Grown-ups often say Christmas is for children, especially when they’re surrounded by little ones on a sugar plum rush eagerly reciting their wish lists to anyone with North Pole connections. When our celebrations grow quieter with the passage of time—less about tinsel and toys, more about a few days off and fond memories—we may ask in a different way what Christmas is about.
We know the ancient truth we’ve marked annually since childhood: Christmas is Jesus’ birthday, right? But in a quiet room with just a few lights twinkling and a dog snoozing at your feet, it’s fair to say, What is Christmas all about now?
As a pastor, my favorite moment of the busy holiday season was right after the Christmas Eve service. The last verse of Silent Night was sung, the last candle was extinguished, and the last worshipper stepped out onto the sidewalk. I would walk back into the sanctuary, illuminated only by the exit sign and lights on the tree, and sit in a back pew.
The atmosphere was still pregnant with the presence of God. (We could debate the theology of that statement, but it felt that way to me.) The Babe was born, the Incarnation re-lived, God with us. For a few more moments I would linger, amazed by it all.
After my reverie, I would unplug the tree lights, lock up the building, and take that feeling home with me.
When I in awesome wonder
We live in an age that needs wonder. Maybe that’s why the Marvel Universe movies are so popular, with Captain Whatever. People need to marvel at something. Superheroes will suffice.
A colleague of mine says we’ve all seen too much. So many mysteries of the universe have been solved that it takes something wildly spectacular to amaze us anymore. Wide-eyed wonder is hard to achieve in a time of ready-made answers and information available on voice recognition. Google knows all. Siri tells all. YouTube reveals all. And you never have to leave home.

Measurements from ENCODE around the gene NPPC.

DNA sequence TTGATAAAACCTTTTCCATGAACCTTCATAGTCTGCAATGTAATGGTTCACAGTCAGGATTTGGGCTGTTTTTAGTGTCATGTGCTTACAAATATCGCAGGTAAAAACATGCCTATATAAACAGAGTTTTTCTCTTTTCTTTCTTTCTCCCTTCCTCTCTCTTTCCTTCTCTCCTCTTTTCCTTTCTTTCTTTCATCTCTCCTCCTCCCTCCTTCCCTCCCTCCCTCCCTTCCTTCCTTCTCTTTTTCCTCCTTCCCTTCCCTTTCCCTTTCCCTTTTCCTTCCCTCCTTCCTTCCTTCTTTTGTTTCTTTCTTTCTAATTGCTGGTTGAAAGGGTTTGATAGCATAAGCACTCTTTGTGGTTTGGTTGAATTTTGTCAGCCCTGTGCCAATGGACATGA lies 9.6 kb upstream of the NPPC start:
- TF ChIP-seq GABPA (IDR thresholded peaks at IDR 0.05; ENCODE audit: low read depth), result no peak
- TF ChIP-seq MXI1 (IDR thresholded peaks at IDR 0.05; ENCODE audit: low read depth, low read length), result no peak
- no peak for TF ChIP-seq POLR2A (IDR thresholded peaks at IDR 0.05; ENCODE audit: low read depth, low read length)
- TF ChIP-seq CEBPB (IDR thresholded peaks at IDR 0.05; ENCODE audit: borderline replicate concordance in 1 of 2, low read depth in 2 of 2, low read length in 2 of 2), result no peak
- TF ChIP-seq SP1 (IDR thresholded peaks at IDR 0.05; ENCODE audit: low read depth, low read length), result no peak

On a recent evening, my Smart TV alerted me to simultaneous livestreams of gnus at a watering hole in Namibia, the green glow of aurora borealis over Canada, and a view of deep space with its 10 billion galaxies. (“Your video will play after the ads. 3-2-1…”) I watched all three in live time from my recliner.
Our greatest sense of wonder may come not from considering 100 thousand million stars in the Milky Way (that’s the number scientists say), but instead looking back through time to a single star over a solitary town that produced wonder the world has yet to fully comprehend. Maybe that which produces wonder is not so much “out there,” but in here. That this infinite God cares about lowly humans is a wonder.
“When I look at your heavens,
the work of your fingers,
the moon and the stars,
which you have set in place,
what is man that you are mindful of him?”
Lost in wonder, love, and praise
This word translated “wonder” (thauma) appears 44 times in the New Testament, in one form or another. In this form it appears eight times in the Gospels, usually in response to Jesus’ teachings and miracles.
In Luke 1, the people wonder when John the Baptist’s father, made mute for his disbelief, was asked what to name the child. Wouldn’t a miracle baby born to an old couple be named after his father, Zechariah? “He asked for a writing tablet, and wrote, saying, His name is John. And they marveled all” (Luke 1:63 KJV). Zechariah followed the angel’s instructions after all.